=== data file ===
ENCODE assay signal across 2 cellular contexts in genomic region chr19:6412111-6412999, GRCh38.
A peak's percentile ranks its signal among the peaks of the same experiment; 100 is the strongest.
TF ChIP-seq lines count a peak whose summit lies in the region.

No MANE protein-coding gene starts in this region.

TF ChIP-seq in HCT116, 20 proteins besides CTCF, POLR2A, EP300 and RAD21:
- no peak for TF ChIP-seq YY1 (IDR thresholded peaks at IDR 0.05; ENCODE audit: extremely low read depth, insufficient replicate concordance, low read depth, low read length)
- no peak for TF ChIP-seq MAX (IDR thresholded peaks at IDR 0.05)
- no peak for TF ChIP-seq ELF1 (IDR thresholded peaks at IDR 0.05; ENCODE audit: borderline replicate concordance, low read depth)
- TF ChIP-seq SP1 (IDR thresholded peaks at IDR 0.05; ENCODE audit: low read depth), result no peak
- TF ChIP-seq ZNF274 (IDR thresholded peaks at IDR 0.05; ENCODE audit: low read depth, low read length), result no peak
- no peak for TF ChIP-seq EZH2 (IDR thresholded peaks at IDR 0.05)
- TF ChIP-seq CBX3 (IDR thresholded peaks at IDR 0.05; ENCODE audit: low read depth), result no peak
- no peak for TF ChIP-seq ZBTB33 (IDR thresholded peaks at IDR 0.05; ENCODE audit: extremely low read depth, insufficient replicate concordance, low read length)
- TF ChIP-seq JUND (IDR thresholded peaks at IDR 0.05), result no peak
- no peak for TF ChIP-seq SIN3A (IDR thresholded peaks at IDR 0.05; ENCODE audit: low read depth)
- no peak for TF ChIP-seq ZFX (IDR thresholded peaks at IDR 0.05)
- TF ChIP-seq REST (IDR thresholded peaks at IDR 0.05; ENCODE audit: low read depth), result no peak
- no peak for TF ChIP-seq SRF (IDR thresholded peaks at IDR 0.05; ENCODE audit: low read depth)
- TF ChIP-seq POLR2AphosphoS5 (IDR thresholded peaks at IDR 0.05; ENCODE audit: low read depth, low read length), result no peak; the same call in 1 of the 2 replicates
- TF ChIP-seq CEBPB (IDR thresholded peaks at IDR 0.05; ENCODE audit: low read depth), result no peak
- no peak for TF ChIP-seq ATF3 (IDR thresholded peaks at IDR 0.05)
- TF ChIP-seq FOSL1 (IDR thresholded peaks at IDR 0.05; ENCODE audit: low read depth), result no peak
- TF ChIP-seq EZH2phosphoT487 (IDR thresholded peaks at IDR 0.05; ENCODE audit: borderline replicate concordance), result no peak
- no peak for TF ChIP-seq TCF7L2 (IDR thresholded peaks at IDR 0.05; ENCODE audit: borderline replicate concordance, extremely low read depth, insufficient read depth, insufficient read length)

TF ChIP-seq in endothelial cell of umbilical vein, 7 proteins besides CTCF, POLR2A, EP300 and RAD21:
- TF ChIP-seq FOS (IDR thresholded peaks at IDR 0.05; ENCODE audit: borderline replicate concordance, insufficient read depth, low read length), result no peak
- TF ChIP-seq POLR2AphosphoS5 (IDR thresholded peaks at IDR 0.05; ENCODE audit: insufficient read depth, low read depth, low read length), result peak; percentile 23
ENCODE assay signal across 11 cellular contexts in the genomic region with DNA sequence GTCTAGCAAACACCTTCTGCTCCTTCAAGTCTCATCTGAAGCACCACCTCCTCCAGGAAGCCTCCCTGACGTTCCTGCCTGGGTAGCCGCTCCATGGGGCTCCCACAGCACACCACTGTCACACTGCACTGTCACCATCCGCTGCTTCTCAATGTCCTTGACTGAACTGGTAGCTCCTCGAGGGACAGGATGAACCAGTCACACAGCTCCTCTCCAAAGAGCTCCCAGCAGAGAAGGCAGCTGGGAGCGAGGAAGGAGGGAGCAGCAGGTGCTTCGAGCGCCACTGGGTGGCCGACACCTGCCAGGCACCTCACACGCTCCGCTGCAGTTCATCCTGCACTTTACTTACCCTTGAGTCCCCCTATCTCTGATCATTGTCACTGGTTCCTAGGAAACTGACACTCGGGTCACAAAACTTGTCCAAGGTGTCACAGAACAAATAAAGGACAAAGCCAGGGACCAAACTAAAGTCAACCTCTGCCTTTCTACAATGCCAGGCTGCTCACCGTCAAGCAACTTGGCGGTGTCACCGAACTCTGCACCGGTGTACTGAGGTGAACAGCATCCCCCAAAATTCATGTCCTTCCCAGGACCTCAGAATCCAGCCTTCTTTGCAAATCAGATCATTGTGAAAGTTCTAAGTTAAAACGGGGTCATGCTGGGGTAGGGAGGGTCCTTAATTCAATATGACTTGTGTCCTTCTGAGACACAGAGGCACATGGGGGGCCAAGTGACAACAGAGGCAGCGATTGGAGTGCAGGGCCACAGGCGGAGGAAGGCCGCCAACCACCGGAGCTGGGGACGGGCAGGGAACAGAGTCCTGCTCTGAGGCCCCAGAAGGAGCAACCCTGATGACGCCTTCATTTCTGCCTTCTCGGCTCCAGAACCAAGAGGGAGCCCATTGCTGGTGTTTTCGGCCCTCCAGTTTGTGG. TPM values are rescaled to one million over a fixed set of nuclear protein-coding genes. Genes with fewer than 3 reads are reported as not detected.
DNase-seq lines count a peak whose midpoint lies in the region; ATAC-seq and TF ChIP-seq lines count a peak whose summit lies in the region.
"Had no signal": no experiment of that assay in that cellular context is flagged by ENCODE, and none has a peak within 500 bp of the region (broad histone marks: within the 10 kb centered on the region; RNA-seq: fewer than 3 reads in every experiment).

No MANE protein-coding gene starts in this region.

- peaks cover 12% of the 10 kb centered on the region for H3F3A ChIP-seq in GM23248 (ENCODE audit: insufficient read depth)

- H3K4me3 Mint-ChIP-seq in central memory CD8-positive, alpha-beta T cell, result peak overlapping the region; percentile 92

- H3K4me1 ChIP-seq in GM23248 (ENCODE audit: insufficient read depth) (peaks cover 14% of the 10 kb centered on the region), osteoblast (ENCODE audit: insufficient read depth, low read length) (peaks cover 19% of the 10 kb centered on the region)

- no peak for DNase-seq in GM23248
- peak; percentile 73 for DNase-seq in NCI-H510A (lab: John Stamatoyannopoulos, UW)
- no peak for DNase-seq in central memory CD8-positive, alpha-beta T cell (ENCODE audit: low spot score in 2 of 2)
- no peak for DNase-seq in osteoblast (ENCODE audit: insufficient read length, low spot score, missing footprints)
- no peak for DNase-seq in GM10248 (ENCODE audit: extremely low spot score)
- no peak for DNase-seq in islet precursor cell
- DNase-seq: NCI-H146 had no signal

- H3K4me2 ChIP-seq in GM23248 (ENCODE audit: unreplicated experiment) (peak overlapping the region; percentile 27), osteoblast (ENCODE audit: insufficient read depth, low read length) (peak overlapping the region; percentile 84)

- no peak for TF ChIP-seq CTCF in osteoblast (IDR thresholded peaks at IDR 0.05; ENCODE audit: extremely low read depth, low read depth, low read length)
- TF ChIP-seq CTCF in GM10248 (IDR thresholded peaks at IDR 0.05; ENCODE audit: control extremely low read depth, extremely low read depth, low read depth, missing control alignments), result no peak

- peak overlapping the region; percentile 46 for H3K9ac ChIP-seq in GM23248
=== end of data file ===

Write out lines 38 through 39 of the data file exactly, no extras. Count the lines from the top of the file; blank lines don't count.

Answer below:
- no peak for DNase-seq in osteoblast (ENCODE audit: insufficient read length, low spot score, missing footprints)
- no peak for DNase-seq in GM10248 (ENCODE audit: extremely low spot score)